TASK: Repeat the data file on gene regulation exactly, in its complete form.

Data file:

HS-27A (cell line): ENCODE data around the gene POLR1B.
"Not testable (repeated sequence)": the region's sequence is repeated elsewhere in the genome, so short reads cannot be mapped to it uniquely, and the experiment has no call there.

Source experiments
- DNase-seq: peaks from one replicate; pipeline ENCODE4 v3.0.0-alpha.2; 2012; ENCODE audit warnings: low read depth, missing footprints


HS-27A (cell line): ENCODE data around the gene POLR1B.
"Not testable (repeated sequence)": the region's sequence is repeated elsewhere in the genome, so short reads cannot be mapped to it uniquely, and the experiment has no call there.

Source experiments
- DNase-seq: peaks from one replicate; pipeline ENCODE4 v3.0.0-alpha.2; 2012; ENCODE audit warnings: low read depth, missing footprints